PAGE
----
The bottom line is that the voltage fed back to the output circuit is oftentimes much higher than the voltage that was used to drive or charge up the voice coil initially. This voltage gets transformed up by the turns ratio of the output transformer, and in many cases can be over 1,000 volts. What happens then is that arcing can occur between the pins on the output tube socket. Once this has occured, a carbon path forms on the tube socket between the pins. The carbon path allows a steady current to flow between the pins and eventually burns up the socket due to the heat that is generated. For example, it wouldn't be too uncommon to see a transformer turns ratio of 30:1. If we had a voltage fed back from the voice coil that was around 50 volts, 30 times 50 would be a 1,500 volt spike at the plate of the output tube. This is why you often see designers connect diodes in a string between the output tube plates and ground. They are trying to suppress these spikes and dissipate the energy in the diodes rather than allowing an arc to occur at the tube socket. So, when you use a higher impedance load on a lower impedance tap, the turns ratio is higher and resulting fed-back (flyback) voltage gets multiplied up higher than what it would have been with the correct impedance load.

It's just about impossible for me to answer how long an amp would last under these conditions. It all depends on how the designer took these potential problems into account in his or her design with regards to the quality of the tube sockets, the use of stringed diodes, the output circuit operating voltages, etc.


well, it seems that running too high of an impedance can actually create a flyback voltage that could eventually break past that string of diodes and arc across one of your output tubes pin set. and even if it doesn't cause catastrophic failure immediately, you're still stressing your amp with excessive flyback voltage.

i am still waiting for you to tell me why a tube amp has a transformer and what it's purpose is (if it is not the one i propose, than what is the purpose). i would also like to see some type of technical backup on why 'big impedances are OK for tube amps' too (i have seen no valid technical conclusions on such ideas, only people's opinions what they think 'safe' and 'unsafe' is. how can it be that Ted Weber, who designed music equipement his whole life, cannot tell you what a 'safe' and 'unsafe' mismatch is but you can? i fell you are putting too much faith in an oversimplified theory.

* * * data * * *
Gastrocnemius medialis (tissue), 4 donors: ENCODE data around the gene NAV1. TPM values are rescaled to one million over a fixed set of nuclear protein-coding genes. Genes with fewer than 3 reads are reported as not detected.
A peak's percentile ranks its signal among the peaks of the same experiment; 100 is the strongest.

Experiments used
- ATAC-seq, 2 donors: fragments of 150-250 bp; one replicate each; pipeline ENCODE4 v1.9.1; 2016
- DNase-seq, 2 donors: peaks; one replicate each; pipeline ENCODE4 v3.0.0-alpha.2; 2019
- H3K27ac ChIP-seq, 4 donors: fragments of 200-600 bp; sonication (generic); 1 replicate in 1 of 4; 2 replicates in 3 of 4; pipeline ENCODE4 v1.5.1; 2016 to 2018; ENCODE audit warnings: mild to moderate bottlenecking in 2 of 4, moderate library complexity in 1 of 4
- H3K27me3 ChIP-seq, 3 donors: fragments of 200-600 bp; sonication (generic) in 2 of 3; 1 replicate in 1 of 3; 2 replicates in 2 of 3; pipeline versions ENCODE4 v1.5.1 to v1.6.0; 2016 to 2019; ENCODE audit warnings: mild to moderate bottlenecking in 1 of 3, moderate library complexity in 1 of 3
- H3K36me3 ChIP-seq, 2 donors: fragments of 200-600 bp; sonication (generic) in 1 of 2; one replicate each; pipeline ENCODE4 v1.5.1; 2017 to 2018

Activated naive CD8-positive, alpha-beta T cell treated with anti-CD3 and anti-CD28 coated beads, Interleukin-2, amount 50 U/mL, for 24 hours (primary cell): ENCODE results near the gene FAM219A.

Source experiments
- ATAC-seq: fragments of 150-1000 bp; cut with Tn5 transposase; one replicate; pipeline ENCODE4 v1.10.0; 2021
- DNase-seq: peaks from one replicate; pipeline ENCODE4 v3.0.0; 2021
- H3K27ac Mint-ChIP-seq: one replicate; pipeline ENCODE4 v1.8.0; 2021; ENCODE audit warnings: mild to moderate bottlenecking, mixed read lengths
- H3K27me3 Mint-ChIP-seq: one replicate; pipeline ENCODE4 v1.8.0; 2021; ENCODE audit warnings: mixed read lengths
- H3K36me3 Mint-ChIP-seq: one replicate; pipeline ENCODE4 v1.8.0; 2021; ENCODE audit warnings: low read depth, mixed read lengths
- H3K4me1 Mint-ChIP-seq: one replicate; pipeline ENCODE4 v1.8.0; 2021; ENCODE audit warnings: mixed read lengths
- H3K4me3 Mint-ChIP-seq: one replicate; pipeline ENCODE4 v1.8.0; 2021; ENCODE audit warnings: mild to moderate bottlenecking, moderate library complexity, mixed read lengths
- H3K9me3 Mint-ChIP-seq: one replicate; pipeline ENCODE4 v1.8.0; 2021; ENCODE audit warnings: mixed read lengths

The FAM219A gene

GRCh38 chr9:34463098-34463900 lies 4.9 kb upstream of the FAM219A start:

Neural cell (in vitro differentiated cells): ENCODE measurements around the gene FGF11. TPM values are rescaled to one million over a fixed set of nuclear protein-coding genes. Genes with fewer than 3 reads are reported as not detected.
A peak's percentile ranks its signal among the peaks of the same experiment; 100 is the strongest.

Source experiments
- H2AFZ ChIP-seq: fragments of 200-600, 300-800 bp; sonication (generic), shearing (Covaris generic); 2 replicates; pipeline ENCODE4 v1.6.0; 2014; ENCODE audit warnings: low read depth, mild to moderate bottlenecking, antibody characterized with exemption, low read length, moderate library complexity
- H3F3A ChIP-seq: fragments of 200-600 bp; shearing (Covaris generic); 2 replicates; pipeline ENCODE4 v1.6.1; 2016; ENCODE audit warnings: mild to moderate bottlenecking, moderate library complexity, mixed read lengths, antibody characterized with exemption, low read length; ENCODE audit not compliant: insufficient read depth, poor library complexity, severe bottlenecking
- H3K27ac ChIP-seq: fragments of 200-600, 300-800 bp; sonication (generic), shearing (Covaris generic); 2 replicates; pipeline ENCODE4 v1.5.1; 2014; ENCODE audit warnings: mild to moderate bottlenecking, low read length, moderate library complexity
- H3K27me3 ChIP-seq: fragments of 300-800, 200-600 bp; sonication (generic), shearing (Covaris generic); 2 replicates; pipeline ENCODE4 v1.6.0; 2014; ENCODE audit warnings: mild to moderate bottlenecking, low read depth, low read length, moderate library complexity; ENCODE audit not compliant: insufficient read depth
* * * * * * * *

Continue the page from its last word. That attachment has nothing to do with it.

punk isn't dead, it's always smelled that way.

"A perfection of means, and confusion of aims, seems to be our main problem."
-ae
Last edited by gumbilicious at Dec 4, 2011,
#20
Quote by gumbilicious
well, it seems that running too high of an impedance can actually create a flyback voltage that could eventually break past that string of diodes and arc across one of your output tubes pin set. and even if it doesn't cause catastrophic failure immediately, you're still stressing your amp with excessive flyback voltage.

i am still waiting for you to tell me why a tube amp has a transformer and what it's purpose is (if it is not the one i propose, than what is the purpose). i would also like to see some type of technical backup on why 'big impedances are OK for tube amps' too (i have seen no valid technical conclusions on such ideas, only people's opinions what they think 'safe' and 'unsafe' is. how can it be that Ted Weber, who designed music equipement his whole life, cannot tell you what a 'safe' and 'unsafe' mismatch is but you can? i fell you are putting too much faith in an oversimplified theory.


Exactly. But what do we consider too high? Is 2:1, as I've suggested is fine, too high? What about a 4 ohm head and a 16 ohm cab? This is 4:1.

The purpose of an output transformer? Easy. Tubes are voltage devices, as opposed to transistors, which are current devices. As such, tubes are high impedance devices, while speakers are low impedance. The transformer performs the function of impedance matching - matching the output from the high impedance tubes to the low impedance speakers, for an efficient transfer of energy. Believe it or not, not all tube designs have used transformers. Transistors do not require a transformer due to the fact they are low impedance devices.

Another important distinction to make is that transformers do not have impedances, they have impedance ratios. In other words, transformers change impedance as a pure ratio. Tube design is what dictates their output impedance. The transformer is designed to accomodate this impedance at the primary and match it to a given load, typically 4, 8 or 16 ohms. And Cathbard is correct - impedance does change at a given frequency. Just to be clear, my assertion that it's safe to run your amp at 2:1 assumes good transformer design. If the transformer is poorly designed, running a mismatch may push it past its capabilities. Again, this is why I stated that TS should check his manual to determine if this was safe, or not. I have never seen a tube amp that wouldn't do 2:1. Would I recommend doing 4:1 or higher? Probably not. You may be pushing your luck, but I feel confident you could run at 2:1 all day long and not have a problem.

This is one of the areas where some folks feel adamant that it's not safe, while others feel it's okay.
#21
Quote by Cathbard
Yet to come across a tube amp yet where running a cab at 2x the impedance of the selected output on the amp wasn't a "safe mismatch."